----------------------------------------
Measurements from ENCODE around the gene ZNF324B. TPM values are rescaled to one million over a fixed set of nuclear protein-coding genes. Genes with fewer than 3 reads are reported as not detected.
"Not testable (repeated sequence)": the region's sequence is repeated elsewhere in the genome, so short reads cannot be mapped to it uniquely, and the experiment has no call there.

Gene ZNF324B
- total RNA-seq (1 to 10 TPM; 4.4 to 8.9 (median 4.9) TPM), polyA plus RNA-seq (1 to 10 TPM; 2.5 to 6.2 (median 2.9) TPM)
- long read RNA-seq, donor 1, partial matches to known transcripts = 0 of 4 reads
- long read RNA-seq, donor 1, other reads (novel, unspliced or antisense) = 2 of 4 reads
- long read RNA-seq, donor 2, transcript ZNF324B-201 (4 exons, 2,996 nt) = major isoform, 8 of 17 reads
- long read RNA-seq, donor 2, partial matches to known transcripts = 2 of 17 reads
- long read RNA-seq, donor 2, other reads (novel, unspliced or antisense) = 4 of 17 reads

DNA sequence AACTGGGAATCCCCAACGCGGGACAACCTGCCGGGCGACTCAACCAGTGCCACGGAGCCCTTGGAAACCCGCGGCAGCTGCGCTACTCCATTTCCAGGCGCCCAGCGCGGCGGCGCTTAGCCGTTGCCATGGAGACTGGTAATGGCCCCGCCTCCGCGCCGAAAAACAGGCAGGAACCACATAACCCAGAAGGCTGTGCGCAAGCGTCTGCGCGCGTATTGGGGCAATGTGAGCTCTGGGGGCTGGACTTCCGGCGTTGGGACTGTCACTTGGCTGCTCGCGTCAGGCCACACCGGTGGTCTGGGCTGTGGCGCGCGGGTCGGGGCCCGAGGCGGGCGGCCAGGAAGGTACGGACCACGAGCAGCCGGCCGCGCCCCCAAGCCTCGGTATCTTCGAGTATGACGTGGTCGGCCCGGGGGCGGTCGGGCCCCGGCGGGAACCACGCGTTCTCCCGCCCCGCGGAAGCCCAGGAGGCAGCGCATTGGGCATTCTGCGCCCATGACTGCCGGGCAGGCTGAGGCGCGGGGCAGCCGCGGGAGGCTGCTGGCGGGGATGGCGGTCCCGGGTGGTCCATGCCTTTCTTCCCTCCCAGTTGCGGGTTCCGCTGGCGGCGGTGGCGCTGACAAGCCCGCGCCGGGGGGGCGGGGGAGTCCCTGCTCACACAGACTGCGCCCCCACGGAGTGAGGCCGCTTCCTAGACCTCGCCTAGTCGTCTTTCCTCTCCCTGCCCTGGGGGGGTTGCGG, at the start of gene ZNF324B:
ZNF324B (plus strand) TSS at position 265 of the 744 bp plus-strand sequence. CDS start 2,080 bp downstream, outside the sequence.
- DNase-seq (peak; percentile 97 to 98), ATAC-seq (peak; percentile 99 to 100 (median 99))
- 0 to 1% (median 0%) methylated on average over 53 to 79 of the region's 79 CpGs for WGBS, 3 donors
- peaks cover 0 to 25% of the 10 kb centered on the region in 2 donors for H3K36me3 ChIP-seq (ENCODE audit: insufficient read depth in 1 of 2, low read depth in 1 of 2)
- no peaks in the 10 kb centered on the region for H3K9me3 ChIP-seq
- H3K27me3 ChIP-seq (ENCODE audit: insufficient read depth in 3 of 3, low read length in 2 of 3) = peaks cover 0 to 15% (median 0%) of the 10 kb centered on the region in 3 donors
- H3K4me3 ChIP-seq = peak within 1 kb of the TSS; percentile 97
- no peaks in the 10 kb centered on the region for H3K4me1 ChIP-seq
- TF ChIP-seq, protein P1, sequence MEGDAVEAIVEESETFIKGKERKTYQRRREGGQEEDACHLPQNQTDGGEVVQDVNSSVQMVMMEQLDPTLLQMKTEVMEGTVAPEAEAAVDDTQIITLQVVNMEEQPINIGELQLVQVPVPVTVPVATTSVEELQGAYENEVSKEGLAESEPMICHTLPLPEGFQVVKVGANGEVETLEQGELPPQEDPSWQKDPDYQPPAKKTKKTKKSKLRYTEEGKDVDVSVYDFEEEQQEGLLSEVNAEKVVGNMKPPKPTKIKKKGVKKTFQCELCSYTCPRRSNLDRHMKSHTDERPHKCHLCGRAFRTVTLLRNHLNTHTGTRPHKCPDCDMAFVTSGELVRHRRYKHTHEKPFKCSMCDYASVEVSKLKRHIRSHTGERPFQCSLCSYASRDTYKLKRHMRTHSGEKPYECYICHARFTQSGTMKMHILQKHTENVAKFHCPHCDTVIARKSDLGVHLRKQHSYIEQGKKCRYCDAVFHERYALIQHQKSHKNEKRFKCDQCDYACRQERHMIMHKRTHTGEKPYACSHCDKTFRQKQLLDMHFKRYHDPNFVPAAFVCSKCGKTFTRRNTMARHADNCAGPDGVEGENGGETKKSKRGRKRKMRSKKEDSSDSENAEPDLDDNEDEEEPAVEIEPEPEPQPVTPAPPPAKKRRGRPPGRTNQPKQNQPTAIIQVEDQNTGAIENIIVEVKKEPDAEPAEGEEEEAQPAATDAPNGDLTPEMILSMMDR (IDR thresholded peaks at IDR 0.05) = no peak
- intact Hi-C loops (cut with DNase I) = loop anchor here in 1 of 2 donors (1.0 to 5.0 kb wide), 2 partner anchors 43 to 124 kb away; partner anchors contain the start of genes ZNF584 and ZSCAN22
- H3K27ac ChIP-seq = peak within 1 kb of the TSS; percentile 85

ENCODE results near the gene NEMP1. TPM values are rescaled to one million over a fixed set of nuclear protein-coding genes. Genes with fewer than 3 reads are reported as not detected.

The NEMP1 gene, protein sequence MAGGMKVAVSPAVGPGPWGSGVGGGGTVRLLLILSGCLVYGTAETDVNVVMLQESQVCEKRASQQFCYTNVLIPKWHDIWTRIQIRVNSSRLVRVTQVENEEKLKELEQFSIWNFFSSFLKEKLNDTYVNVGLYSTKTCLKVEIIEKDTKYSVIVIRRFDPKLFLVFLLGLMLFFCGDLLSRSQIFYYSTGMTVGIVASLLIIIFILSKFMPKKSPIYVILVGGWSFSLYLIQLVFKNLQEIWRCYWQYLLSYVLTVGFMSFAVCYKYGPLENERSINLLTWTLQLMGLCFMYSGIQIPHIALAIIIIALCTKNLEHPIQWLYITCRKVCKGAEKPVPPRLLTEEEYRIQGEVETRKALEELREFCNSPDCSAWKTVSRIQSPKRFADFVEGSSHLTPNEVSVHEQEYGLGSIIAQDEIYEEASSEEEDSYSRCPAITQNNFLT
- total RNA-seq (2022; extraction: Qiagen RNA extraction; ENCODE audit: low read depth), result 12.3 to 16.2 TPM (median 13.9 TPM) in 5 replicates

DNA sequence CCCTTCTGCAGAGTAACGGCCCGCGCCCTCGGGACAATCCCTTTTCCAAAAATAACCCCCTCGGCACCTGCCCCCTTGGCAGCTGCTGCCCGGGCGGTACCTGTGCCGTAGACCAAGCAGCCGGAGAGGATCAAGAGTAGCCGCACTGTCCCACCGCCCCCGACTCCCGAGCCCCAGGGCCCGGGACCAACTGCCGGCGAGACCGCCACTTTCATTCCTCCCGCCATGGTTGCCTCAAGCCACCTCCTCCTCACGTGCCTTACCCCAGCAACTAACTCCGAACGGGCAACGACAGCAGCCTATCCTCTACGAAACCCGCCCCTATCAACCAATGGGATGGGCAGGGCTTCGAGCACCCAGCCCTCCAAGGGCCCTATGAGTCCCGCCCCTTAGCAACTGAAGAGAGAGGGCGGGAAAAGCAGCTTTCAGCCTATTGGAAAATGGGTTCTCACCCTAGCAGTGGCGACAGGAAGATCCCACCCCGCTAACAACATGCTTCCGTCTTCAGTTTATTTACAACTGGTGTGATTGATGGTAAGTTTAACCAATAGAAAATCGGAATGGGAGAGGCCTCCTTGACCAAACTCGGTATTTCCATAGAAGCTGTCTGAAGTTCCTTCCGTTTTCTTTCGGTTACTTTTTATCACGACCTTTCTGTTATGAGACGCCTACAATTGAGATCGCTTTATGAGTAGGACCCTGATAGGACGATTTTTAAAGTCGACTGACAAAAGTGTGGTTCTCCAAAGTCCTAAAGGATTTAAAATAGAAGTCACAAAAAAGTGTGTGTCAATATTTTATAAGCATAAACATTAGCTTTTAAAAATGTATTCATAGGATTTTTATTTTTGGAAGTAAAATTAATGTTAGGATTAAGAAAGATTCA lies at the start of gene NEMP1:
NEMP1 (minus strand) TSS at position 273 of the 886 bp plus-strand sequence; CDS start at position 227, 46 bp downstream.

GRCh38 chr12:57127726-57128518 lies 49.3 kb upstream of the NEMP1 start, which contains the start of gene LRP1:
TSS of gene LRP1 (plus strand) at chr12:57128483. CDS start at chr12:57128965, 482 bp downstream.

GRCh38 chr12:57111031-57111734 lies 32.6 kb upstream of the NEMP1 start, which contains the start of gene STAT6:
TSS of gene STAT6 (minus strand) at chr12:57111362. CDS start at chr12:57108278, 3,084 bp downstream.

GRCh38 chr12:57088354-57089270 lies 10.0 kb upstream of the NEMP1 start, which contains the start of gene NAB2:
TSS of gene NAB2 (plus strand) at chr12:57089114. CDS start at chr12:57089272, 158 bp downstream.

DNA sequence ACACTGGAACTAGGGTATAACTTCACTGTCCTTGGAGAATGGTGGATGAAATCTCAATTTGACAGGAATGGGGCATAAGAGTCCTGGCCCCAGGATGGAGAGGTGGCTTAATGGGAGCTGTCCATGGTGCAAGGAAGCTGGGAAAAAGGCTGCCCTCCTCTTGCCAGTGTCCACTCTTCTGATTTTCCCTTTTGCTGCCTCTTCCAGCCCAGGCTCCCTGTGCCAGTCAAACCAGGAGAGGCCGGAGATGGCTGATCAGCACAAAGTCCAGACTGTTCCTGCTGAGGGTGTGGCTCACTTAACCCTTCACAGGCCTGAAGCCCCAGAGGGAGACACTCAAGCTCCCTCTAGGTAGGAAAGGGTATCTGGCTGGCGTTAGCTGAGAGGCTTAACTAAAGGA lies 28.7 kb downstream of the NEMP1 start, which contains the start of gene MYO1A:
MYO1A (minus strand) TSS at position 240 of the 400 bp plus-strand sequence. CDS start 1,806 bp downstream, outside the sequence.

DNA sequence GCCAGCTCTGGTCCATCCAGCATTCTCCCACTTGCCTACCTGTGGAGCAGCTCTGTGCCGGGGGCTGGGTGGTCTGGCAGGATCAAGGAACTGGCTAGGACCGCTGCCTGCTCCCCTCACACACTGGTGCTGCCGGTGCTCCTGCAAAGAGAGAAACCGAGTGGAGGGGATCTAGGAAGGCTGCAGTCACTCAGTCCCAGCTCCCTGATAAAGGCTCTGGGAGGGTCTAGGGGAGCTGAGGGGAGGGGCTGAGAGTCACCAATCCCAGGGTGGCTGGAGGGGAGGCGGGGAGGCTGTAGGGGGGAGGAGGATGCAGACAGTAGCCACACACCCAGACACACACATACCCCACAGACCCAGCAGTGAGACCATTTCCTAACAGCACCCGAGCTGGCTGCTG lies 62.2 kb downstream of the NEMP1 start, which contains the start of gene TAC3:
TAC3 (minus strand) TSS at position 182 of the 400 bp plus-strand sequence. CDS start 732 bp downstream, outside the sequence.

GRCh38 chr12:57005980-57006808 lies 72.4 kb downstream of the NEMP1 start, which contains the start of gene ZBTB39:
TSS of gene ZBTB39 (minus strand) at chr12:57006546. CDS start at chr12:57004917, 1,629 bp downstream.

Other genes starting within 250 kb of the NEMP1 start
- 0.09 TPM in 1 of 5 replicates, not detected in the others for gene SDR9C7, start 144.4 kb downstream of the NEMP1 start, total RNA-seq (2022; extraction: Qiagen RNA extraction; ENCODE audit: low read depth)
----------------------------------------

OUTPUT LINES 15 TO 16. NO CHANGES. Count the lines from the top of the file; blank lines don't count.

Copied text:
- no peaks in the 10 kb centered on the region for H3K9me3 ChIP-seq
- H3K27me3 ChIP-seq (ENCODE audit: insufficient read depth in 3 of 3, low read length in 2 of 3) = peaks cover 0 to 15% (median 0%) of the 10 kb centered on the region in 3 donors